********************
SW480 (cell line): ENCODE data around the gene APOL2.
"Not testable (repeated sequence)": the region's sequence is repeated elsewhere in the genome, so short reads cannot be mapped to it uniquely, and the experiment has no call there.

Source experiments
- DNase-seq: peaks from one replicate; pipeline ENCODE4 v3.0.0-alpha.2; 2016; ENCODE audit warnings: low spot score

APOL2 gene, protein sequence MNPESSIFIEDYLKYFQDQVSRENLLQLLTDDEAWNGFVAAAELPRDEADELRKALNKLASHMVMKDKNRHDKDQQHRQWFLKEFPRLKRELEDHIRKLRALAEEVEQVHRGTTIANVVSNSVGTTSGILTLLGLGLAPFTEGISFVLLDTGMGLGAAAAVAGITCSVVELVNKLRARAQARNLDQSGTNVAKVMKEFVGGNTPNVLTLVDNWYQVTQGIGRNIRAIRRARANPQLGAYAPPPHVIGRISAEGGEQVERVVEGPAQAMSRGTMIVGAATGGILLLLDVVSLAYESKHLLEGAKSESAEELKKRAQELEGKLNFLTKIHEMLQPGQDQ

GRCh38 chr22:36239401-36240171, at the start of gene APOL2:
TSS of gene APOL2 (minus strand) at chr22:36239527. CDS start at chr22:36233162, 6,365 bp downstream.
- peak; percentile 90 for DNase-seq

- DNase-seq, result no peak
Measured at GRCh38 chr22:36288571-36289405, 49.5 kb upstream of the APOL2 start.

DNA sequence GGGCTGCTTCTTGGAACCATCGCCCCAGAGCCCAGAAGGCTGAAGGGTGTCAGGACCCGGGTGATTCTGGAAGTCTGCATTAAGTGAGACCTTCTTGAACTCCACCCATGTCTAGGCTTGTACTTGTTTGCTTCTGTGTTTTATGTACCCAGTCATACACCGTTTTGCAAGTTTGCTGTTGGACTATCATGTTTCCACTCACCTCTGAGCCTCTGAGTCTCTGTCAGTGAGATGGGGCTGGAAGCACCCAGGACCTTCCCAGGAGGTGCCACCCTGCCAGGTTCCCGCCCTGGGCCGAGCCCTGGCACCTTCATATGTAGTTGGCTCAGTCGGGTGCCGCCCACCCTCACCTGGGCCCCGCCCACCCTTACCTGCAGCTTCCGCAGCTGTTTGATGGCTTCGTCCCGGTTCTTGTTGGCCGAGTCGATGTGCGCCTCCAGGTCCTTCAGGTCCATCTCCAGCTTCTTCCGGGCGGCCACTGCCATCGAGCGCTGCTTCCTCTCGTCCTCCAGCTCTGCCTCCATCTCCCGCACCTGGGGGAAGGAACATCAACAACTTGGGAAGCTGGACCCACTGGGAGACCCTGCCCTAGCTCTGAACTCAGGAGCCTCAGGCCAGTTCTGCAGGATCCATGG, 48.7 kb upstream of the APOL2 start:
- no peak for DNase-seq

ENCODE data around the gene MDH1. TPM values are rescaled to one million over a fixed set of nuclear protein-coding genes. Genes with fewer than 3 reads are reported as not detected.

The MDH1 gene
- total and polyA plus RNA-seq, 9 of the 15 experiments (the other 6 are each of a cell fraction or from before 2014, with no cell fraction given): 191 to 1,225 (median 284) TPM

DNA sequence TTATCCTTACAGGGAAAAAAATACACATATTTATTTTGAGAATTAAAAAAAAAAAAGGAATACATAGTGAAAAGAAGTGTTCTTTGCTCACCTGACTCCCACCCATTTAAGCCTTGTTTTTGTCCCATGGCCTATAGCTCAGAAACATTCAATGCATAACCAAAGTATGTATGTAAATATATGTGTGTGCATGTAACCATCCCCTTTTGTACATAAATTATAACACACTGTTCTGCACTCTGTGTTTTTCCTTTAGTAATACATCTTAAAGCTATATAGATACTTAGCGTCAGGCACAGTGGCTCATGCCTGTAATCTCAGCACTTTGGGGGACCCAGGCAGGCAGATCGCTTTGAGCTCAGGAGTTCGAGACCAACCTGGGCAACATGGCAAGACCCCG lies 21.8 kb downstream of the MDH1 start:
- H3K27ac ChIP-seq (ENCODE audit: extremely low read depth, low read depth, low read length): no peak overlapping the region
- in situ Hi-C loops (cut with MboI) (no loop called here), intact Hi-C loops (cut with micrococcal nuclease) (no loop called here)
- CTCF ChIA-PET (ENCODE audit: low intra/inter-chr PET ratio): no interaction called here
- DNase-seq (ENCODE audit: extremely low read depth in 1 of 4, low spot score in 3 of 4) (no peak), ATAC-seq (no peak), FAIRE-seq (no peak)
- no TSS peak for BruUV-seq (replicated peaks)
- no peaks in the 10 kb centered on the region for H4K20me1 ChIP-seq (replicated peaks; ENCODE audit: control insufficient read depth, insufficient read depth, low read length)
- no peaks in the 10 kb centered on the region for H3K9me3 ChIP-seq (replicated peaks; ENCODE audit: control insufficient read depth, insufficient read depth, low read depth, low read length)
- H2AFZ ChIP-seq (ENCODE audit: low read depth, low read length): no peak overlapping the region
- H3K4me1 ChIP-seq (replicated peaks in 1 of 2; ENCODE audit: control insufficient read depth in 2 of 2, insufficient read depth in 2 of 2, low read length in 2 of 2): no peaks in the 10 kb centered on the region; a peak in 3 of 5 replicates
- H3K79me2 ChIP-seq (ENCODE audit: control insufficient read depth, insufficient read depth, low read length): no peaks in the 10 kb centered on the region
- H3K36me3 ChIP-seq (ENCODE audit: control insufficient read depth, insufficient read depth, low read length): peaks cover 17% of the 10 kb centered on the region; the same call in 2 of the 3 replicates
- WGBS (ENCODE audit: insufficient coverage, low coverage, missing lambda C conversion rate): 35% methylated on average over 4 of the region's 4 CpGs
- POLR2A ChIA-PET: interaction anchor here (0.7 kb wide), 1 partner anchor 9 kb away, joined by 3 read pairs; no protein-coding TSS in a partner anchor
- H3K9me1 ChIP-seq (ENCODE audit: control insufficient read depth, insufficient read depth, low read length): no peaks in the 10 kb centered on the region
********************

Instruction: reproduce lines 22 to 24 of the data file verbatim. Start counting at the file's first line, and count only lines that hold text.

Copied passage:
- no peaks in the 10 kb centered on the region for H4K20me1 ChIP-seq (replicated peaks; ENCODE audit: control insufficient read depth, insufficient read depth, low read length)
- no peaks in the 10 kb centered on the region for H3K9me3 ChIP-seq (replicated peaks; ENCODE audit: control insufficient read depth, insufficient read depth, low read depth, low read length)
- H2AFZ ChIP-seq (ENCODE audit: low read depth, low read length): no peak overlapping the region